3 stocks on the cheap
At less than $11, these picks could deliver big profits if their momentum continues.
By Nancy Zambell, InvestorPlace.com
Unless you’ve been living under a rock, by now you know that August was characterized by a spate of merger and buyout action across Wall Street -- particularly in the tech sector. That’s because corporations are sitting on a boatload of cash and equity prices are relatively depressed, making the time ripe for a takeover or acquisition.
So which targets are next? I have three stocks in mind that are very affordable. And even if they aren't big buyout targets, they have the strength to succeed and bring investors profits.
Activision Blizzard (ATVI) is the cream of the crop when it comes to video game stocks. Last year, four of the top 10 best-selling video games in the world belonged to ATVI, including Guitar Hero on Tour, the #1 title in dollars on the Nintendo DS, and its Guitar Hero III: Legends of Rock version was the first video game to ever pass $1 billion in sales from just a single title.
I expect the company to continue its torrid growth in 2010 — especially as folks find themselves spending less money on outside entertainment and more time at home in this recession. Activision has record sales and earnings, consistently beating analysts’ estimates, and $3 billion in cash with no debt. That gives Activision incredible room to grow.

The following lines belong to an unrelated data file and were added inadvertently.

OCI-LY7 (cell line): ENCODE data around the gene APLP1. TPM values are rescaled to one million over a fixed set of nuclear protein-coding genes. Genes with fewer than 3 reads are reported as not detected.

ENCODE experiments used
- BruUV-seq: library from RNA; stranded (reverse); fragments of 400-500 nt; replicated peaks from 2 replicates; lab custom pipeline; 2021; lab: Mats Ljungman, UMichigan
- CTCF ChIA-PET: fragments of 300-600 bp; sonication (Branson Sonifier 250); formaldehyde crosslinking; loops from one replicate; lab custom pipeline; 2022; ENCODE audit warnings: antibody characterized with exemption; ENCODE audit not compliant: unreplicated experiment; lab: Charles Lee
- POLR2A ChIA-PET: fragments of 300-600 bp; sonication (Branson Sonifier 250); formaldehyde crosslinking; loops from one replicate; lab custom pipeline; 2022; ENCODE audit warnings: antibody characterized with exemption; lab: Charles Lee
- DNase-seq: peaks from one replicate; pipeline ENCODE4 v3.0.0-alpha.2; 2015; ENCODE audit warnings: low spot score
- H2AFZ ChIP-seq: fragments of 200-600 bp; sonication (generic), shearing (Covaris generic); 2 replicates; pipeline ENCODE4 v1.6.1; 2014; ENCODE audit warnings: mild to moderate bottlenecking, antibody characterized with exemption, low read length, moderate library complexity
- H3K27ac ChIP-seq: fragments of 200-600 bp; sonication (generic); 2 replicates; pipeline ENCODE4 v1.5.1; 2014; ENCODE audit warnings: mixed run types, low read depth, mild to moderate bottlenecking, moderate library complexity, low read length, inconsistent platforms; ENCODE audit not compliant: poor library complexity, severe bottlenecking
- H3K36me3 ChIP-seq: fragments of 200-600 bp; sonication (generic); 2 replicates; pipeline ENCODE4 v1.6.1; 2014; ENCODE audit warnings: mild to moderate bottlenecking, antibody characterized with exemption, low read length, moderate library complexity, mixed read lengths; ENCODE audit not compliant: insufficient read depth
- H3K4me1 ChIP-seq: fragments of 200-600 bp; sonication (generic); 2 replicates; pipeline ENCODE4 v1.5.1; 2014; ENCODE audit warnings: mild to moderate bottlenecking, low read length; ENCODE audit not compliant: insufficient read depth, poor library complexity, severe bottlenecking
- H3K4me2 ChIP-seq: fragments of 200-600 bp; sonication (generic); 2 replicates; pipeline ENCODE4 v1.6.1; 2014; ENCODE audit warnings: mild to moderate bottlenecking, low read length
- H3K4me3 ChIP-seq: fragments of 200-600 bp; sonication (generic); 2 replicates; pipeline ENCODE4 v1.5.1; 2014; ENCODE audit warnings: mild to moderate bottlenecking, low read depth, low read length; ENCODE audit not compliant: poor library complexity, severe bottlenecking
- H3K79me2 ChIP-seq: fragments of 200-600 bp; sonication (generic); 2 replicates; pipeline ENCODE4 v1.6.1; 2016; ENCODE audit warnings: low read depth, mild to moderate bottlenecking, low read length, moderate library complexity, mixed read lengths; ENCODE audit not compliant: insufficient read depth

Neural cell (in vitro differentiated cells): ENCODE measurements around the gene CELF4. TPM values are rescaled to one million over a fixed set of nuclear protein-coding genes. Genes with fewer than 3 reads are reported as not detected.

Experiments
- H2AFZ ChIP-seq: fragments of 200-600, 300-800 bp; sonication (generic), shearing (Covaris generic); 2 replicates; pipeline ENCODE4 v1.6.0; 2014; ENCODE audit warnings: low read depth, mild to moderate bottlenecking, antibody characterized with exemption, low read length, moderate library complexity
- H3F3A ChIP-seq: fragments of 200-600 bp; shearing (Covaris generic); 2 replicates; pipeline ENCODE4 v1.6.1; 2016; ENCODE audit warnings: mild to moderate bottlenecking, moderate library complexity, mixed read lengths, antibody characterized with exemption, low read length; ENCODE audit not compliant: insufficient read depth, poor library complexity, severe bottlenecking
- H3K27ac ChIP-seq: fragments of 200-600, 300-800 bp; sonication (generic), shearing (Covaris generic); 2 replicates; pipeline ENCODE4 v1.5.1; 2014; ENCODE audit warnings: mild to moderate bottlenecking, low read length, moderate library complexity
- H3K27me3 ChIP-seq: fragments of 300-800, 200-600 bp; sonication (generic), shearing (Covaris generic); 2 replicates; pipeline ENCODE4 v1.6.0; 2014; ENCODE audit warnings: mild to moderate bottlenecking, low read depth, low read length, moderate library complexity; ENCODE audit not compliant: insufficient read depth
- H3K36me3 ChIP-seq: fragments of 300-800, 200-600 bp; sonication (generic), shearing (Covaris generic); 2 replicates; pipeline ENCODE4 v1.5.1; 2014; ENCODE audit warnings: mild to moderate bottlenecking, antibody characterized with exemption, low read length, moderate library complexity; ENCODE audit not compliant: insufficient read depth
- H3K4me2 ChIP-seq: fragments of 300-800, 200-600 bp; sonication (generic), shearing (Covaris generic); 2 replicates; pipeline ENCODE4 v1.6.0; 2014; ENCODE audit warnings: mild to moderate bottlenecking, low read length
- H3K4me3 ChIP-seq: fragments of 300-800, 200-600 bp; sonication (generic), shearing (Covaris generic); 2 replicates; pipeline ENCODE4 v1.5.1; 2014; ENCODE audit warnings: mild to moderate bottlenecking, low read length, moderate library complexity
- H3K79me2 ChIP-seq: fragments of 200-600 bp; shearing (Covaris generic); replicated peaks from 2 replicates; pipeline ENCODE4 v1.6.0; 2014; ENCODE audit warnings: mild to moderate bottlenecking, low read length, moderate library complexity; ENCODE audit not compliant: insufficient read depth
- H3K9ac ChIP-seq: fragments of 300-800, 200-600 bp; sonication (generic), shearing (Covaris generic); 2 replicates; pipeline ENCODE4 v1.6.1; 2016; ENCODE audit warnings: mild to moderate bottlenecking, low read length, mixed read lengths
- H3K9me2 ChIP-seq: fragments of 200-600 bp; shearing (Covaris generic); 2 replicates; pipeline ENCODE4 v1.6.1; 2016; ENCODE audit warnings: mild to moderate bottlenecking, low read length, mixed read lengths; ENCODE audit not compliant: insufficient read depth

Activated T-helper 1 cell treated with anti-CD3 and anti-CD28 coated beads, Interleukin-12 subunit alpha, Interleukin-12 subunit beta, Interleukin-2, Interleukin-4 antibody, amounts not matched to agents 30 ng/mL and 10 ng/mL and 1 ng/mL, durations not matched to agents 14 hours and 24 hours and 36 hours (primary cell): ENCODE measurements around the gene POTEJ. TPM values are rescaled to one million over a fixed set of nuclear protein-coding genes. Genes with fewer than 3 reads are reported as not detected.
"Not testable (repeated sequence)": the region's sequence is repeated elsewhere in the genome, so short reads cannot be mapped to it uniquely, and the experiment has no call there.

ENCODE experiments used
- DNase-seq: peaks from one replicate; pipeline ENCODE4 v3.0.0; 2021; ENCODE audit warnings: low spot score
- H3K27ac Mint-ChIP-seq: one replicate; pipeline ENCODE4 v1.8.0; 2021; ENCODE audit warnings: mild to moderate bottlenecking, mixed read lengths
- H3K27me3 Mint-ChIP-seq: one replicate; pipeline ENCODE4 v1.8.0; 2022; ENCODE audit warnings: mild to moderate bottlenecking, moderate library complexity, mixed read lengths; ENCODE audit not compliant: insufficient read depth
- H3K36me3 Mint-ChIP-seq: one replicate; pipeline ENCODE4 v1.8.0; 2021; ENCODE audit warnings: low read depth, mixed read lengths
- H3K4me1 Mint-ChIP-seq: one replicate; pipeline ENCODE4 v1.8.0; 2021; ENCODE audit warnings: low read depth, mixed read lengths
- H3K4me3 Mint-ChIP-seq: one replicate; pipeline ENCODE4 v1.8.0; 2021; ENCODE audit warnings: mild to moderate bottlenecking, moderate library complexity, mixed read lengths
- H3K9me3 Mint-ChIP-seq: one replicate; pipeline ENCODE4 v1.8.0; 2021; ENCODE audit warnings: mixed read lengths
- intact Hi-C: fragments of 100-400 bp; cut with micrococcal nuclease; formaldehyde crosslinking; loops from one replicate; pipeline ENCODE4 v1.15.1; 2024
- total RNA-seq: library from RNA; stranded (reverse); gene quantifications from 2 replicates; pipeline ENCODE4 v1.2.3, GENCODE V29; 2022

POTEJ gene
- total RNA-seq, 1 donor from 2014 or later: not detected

Ballantyne Strong (BTN) is a leader in the transition to digital and 3-D, and the company also finds itself handsomely profiting as the transition takes hold across the industry. The company is expected to be integral to the digital transition for both Regal Entertainment (RGC) and Cinemark Holdings (CNK). Digital products have already grown to 39% of the company’s sales, up from 23% at the end of 2008. But digital is just in its infancy. The expansion of the industry will create breathtaking profitability opportunities for BTN.
It’s also worth noting that less than 30% of its shares are held by institutions, but the company has just received coverage from one Wall Street analyst, with anticipation of another on his heels, so attention is coming to the stock.
Education Realty Trust (EDR), created as a REIT in 2004, is one of the largest owners and operators of collegiate student housing in the United States. This makes it a stable but potentially lucrative investment, with 65 properties in 21 states.
First, due to SEC regulations for real estate investment trusts, EDR returns a hefty portion of its profits via dividends — a 2.9% yield as of this writing. Secondly, the numbers show a big upside for shares. According to the U.S. Labor Department, college enrollment hit an all-time high last year, with more than 70% of high school graduates opting for college rather than trying their luck in a recession-heavy economy.
But the big upside of Education Realty Trust is that the profits don’t rely on student loans like shady for-profit education stocks that have been in the news in recent months. The majority of the company’s revenues (86.9%) are derived from its student housing leasing. EDR’s preleasing is 3.1% ahead of last year at this time, and net rental rates are 1.9% ahead of last year. Those numbers point to future growth and make this stock a good buy.
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